Journal Club

Rettungskorsett by Florian Thillmann, via Wikimedia Commons.

 
When a trauma patient is altered or obtunded, even with vitals signs that do not indicate the need for immediate operative intervention, one’s suspicion for significant injury is higher than if the same patient had a GCS of 15. This concern often persists even after an exhaustive diagnostic work-up that frequently includes advanced imaging of the head and cervical spine, and has raised the question of how good is CT at identifying significant cervical spine pathology in the absence of an accompanying clinical exam.
 
Dr. Jennifer Roh lead our most recent Journal Club looking at the Patel et al.’s systematic review of just this topic.
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The Journal Club on July 1 resulted in a great discussion around the acute and chronic management of atrial fibrillation. Keep reading after the jump for Dr. Cristiana Baloescu’s summary of current article on the acute management of atrial fibrillations in complex patients in the ED.
 
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ARDSNet was a practice-changing publication that has since been extended to ventilator management of patient who do not have ALI or ARDS, so use 6-8 mL/kg of predicted body weight when using volume AC.

 

There may be a link between depth of sedation in the first 48 hours after intubation and time to extubation and mortality, but if you cannot determine how depth of sedation is defined, nor what link there might be between RASS score and medications given, you cannot act upon the findings in the publication.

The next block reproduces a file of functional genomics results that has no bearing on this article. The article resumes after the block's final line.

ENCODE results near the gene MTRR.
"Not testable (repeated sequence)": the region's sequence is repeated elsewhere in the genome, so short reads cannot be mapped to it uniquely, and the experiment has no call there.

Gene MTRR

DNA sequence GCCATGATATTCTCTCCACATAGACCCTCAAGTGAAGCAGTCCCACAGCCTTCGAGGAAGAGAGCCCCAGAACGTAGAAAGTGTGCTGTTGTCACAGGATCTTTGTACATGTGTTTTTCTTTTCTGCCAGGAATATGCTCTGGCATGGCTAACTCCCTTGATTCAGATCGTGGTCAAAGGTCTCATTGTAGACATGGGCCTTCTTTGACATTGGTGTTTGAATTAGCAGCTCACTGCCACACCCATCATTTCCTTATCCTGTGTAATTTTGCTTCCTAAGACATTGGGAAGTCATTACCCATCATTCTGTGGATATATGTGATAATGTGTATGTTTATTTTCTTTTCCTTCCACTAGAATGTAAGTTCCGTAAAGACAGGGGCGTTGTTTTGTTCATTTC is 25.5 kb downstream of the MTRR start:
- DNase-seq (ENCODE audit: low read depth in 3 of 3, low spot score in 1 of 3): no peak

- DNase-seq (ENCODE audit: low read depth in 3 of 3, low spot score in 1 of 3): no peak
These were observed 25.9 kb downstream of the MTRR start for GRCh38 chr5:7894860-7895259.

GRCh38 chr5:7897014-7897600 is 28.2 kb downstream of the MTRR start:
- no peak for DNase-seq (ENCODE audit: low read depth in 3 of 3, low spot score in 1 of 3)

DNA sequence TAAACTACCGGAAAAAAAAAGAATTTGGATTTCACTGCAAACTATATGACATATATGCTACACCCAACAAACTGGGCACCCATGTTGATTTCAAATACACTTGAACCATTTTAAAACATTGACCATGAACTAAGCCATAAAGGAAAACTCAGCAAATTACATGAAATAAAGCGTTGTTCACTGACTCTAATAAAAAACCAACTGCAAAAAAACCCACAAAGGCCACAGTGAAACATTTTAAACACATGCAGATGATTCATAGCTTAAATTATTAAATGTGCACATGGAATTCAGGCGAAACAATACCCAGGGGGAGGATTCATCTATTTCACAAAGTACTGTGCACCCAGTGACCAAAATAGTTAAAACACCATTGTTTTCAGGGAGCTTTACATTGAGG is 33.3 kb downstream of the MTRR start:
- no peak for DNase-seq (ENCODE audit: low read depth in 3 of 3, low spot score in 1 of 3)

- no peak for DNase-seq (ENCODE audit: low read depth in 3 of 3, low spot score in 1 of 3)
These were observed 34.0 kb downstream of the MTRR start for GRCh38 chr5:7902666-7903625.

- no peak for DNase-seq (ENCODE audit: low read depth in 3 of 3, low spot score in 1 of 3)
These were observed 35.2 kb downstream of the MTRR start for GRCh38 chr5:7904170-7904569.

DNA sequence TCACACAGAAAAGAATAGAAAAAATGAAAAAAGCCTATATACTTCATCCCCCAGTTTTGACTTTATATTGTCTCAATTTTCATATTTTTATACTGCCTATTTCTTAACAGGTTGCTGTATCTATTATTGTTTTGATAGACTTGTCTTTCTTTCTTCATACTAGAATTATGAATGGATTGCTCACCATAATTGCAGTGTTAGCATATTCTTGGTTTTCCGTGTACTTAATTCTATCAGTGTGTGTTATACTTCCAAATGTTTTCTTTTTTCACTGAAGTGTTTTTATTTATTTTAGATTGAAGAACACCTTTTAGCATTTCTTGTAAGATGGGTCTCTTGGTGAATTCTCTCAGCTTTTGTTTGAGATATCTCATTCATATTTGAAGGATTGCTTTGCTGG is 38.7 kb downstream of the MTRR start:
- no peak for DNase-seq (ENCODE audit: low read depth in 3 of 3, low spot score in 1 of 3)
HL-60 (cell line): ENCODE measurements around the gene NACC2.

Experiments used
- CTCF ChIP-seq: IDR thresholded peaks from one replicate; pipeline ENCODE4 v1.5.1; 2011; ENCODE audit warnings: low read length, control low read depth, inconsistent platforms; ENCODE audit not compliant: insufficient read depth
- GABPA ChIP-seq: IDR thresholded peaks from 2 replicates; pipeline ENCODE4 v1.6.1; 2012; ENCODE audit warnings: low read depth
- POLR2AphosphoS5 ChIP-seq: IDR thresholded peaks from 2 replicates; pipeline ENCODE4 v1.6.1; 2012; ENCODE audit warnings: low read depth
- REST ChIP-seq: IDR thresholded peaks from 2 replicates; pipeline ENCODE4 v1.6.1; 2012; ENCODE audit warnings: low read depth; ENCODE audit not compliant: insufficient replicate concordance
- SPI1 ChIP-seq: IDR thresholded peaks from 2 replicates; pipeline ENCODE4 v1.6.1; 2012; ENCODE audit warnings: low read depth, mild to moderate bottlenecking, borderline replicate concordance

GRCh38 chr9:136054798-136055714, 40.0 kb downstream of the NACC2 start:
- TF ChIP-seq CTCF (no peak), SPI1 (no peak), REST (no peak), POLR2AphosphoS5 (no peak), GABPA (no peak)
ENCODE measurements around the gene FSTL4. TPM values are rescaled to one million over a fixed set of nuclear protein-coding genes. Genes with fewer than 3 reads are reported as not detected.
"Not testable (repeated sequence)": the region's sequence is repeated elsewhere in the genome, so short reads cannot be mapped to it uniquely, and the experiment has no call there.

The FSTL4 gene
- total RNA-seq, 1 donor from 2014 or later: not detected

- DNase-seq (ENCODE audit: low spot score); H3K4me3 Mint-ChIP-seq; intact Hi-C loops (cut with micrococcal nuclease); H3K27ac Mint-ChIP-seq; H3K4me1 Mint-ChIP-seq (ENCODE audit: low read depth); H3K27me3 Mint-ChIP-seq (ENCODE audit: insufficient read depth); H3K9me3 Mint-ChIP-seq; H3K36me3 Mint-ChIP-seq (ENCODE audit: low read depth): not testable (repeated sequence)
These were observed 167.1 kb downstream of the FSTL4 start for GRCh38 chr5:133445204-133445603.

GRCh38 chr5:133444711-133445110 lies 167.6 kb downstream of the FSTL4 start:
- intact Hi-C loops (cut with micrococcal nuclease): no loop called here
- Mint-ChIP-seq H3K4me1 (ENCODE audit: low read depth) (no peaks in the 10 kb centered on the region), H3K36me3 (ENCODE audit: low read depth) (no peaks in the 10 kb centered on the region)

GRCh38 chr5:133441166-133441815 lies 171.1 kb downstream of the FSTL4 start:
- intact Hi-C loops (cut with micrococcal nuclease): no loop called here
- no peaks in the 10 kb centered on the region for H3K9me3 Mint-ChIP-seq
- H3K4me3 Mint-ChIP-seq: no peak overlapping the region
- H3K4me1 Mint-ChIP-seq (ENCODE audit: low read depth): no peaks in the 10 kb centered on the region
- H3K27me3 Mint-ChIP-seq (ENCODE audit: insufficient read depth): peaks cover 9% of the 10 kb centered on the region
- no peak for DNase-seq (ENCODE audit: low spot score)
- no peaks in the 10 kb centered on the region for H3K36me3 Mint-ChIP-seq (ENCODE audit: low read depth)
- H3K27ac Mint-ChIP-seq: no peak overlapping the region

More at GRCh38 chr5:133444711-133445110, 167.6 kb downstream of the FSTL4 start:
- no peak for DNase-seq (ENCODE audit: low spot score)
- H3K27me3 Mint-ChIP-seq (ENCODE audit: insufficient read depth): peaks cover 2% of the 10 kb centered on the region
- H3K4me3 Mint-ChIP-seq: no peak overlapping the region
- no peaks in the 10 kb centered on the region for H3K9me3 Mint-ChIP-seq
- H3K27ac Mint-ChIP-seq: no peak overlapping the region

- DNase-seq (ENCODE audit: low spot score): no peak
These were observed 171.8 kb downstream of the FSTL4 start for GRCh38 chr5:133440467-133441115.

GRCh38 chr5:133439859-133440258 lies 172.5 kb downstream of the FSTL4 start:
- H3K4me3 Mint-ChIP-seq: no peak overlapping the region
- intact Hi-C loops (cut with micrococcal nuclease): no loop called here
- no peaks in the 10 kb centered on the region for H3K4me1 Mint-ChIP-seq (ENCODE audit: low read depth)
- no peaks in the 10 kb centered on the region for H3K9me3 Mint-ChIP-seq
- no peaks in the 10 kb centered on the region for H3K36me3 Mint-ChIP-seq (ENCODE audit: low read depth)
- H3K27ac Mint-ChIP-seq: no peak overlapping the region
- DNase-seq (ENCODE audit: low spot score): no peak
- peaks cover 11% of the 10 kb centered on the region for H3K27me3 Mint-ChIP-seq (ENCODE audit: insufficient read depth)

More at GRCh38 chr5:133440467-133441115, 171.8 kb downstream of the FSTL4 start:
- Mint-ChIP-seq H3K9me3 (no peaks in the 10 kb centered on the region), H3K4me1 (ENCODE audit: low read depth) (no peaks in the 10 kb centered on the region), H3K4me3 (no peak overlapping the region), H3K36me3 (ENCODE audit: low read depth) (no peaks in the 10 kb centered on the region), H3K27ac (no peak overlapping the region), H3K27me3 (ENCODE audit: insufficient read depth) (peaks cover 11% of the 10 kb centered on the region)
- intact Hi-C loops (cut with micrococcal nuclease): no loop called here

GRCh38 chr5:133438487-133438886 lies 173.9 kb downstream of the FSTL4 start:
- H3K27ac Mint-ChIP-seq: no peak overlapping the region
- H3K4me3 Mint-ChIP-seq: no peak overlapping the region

Go to the Yale Box for a full summary of last week’s journal club, and articles, on the management of ventilated, critically ill patients.

Triad of Care

 
Iatrogenic infections are a reality of any medical practice, regardless of the specific in-patient, out-patient, or emergency department setting, but no clinician wants to be cause of them. This week’s Journal Club, led by PGY-3 Clare Buckingham, and Drs. Melnick, and Evans, focuses on Emergency Department-related iatrogenic infections (okay fine one of the studies was done in the ICU, but we put in tons of central lines) and putting systems of care in place to minimize them.
 
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Kidney Stone, by A. Minnocci via Wikimedia Commons

 
With the increasing use of CT scans for patients with abdominal pain and flank pain, and the increasing awareness that all this radiation might be avoidable in an appropriately selected patient population. This week’s journal club, led by PGY-3 Dan Savage, and Drs. Moore and Venkatesh, focuses on imaging options and management of renal stones. Keep reading for the synopses of this Journal Club’s Classic and Current articles.
 
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